For over a year, Google have been testing the best means of mobile-first indexing. They recently announced that they are now migrating sites that follow their recommended best practices for mobile-friendly pages. This is down to the increasing number of mobile users utilising the internet, which has now surpassed those on the desktop. The changes could have an effect on how websites are found on the search engine results pages.
What is Mobile-First Indexing?
Mobile-first indexing is the creation and ranking of search listings purely based on the mobile version of a website’s content.
One of the key drivers for this change is because the search engine gods have noticed that over 50% of users are on mobile devices yet sites were having their desktop versions indexed. This may not be the same for mobile or even mobile-friendly. To better adapt to the growing mobile user base, these changes were made.
What Does This Mean for Businesses?
For those businesses that already have a mobile-friendly site, you generally won’t need to do anything if the content is the same for both mobile and desktop.
However, your business may be at a severe disadvantage if you don’t have a responsive site, as pages that do will often rank better than those without. Although desktop versions will still be indexed, and Google will always put the most relevant content, mobile or not, in search engine results pages, mobile-friendly sites will be preferred.
How Will Rankings Change?
Mobile-first indexing sounds like it could cause a massive shake-up when it comes to rankings, but Google insists that there won’t be many changes “if any”.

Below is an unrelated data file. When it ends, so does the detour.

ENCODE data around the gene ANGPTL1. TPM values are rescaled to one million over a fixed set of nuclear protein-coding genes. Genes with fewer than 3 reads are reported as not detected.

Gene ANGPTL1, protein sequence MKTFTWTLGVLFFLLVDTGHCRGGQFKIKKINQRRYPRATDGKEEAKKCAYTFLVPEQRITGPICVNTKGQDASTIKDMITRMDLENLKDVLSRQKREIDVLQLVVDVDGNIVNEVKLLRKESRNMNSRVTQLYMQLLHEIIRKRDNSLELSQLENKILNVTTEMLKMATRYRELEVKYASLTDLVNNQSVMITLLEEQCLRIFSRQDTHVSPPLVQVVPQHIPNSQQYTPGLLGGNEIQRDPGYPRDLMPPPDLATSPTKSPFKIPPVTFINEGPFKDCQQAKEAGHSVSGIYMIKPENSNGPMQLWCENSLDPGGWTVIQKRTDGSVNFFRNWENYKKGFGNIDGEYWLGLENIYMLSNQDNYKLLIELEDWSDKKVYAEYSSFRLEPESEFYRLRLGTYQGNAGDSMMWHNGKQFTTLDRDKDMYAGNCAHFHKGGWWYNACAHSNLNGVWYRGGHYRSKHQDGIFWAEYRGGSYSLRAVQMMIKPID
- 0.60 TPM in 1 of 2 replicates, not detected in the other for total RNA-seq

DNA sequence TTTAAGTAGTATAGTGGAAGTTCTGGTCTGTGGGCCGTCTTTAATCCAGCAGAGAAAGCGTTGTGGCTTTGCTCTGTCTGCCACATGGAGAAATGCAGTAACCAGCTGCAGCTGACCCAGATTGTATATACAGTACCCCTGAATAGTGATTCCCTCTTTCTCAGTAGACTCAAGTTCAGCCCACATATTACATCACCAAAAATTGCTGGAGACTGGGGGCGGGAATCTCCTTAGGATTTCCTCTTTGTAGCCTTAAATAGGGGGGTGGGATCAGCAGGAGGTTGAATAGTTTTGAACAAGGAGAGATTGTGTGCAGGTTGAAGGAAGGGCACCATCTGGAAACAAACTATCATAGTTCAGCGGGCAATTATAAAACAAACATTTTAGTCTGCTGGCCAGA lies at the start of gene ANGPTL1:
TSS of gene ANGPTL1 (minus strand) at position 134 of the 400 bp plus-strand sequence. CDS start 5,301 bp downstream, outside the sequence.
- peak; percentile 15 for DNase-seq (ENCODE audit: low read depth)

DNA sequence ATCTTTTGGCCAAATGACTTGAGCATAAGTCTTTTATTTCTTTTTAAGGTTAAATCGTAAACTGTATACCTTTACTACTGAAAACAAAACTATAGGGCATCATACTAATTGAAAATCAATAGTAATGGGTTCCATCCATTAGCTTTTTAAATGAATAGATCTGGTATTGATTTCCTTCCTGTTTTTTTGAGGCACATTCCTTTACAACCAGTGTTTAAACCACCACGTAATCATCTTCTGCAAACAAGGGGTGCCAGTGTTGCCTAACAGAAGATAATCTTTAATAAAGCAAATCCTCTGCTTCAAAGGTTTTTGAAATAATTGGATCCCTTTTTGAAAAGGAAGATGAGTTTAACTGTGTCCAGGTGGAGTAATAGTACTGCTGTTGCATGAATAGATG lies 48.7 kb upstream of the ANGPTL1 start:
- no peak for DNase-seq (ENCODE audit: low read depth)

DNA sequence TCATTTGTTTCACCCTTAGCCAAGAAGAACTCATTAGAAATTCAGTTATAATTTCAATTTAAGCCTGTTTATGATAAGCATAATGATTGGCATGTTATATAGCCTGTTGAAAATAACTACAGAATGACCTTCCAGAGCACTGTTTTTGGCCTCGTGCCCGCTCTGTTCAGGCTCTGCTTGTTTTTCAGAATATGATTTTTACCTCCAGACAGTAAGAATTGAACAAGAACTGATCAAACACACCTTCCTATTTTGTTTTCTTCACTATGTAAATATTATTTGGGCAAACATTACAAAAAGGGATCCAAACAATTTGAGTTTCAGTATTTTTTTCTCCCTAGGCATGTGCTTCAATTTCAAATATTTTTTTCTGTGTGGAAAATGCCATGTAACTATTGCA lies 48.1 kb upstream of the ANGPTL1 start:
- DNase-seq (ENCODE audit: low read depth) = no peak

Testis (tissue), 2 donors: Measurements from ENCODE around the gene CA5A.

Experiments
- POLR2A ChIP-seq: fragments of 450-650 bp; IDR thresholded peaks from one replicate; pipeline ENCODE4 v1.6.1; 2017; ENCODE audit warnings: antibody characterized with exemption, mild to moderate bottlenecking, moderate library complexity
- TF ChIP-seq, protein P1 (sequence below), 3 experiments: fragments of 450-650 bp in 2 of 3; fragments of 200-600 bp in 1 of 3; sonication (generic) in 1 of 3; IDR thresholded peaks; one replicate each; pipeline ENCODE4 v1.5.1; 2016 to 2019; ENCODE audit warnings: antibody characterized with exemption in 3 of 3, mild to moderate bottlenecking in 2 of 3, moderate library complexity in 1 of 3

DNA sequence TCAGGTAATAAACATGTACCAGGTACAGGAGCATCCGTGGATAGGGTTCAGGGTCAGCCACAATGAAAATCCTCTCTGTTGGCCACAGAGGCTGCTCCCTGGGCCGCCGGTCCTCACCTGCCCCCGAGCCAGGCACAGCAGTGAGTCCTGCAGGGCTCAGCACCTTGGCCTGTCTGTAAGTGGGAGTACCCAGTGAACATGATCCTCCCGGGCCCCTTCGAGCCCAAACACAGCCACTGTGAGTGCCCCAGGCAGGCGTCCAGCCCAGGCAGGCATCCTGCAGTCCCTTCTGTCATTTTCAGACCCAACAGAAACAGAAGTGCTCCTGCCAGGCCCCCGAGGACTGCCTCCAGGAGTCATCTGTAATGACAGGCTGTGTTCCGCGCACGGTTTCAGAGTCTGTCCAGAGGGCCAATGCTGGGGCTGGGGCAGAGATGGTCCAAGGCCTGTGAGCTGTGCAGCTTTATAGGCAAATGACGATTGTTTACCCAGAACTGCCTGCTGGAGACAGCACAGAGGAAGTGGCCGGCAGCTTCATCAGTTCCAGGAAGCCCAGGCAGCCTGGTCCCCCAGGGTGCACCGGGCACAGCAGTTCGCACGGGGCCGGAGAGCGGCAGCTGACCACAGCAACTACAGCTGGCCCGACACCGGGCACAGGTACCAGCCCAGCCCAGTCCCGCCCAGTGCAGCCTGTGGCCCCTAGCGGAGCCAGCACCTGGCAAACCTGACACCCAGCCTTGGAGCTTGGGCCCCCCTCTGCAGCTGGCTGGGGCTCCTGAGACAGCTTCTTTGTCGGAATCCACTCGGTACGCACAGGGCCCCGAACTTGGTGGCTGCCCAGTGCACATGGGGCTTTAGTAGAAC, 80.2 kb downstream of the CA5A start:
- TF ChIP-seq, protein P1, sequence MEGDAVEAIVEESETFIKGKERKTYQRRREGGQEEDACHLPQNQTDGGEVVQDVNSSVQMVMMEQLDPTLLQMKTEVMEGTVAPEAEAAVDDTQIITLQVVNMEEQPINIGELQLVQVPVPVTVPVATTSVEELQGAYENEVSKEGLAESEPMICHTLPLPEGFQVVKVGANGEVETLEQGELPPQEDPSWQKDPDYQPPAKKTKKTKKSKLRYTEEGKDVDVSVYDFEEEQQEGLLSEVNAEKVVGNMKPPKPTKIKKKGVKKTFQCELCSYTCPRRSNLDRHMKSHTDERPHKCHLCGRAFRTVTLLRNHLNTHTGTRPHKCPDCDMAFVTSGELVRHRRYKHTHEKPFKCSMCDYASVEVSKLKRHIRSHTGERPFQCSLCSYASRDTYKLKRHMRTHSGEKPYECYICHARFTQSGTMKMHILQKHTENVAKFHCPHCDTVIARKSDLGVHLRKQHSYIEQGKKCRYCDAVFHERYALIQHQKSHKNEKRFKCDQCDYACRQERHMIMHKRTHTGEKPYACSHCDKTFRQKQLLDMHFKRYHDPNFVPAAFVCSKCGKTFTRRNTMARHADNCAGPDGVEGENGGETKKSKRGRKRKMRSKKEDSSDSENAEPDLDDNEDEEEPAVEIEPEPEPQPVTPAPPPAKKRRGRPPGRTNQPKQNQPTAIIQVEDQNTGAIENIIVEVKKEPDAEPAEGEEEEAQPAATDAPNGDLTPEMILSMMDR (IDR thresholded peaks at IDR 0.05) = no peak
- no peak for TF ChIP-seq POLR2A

Even with Google’s reassurance, it is always suggested to take mobile SEO very seriously, if anything, for your mobile website visitors. The rules seem to change all the time when it comes to how sites are ranked, so it is always best to stay on top of things to stay relevant.
How to Make the Most of Mobile-First Indexing
There are several factors to consider when ensuring your site is ready for mobile-first indexing. First of all, mobile versions should be the equivalent of the desktop version when it comes to content. Many m-dot sites (separate pages for mobile users) have reduced content, especially for mobile viewers. If this is the case for your website, anything that was removed for the mobile page should go back on it. This is because Google will look at the mobile site still in this case, but any lack of content may have an effect on its ranking. Your mobile site should be just as informative as the desktop.
Many pages that already have a responsive design may not have to make any changes but having a responsive site alone doesn’t guarantee a good ranking. The site should load quickly, including any appropriate pictures for mobile viewing with mobile SEO. If your business does not have a responsive website or separate mobile page yet, consider going for the responsive design, so content is the same.
Finally, use the Google Search Console to see any errors and fix them for the best ranking chances. For further information on how to make your page ready for mobile-site indexing, Google has some advice. It is always worth staying on top of any news from Google regarding changes as things can do so often!
Benefits of Mobile-First Indexing
Google have recognised that 55% of users are on mobile and this number is rising. This is very beneficial for mobile users as they are more likely to find mobile-friendly content that is relevant to them.
Although Google have said they don’t expect rankings to change too much, for businesses who have a mobile-responsive site already, this can be beneficial.
Help is at Hand
Unsure about your site and how it will rank on Google? The task can be daunting for many. AdJuice SEO Services can help your site rank well both locally and nationally and ensure your website is performing the best it can with SEO and compelling content, just the way Google likes. Contact us to discuss how we can take your website further.
About the Author
This article was written and contributed by Ben Maden, Managing Director for Matter Solutions in Brisbane, Australia.